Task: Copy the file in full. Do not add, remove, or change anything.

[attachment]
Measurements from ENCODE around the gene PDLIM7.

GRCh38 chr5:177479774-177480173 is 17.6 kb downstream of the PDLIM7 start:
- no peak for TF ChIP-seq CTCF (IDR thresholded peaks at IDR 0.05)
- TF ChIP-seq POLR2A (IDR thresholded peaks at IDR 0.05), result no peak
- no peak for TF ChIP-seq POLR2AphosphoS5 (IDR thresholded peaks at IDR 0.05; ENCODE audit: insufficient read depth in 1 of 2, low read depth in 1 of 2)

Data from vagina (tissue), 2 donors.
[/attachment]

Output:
Measurements from ENCODE around the gene PDLIM7.

GRCh38 chr5:177479774-177480173 is 17.6 kb downstream of the PDLIM7 start:
- no peak for TF ChIP-seq CTCF (IDR thresholded peaks at IDR 0.05)
- TF ChIP-seq POLR2A (IDR thresholded peaks at IDR 0.05), result no peak
- no peak for TF ChIP-seq POLR2AphosphoS5 (IDR thresholded peaks at IDR 0.05; ENCODE audit: insufficient read depth in 1 of 2, low read depth in 1 of 2)

Data from vagina (tissue), 2 donors.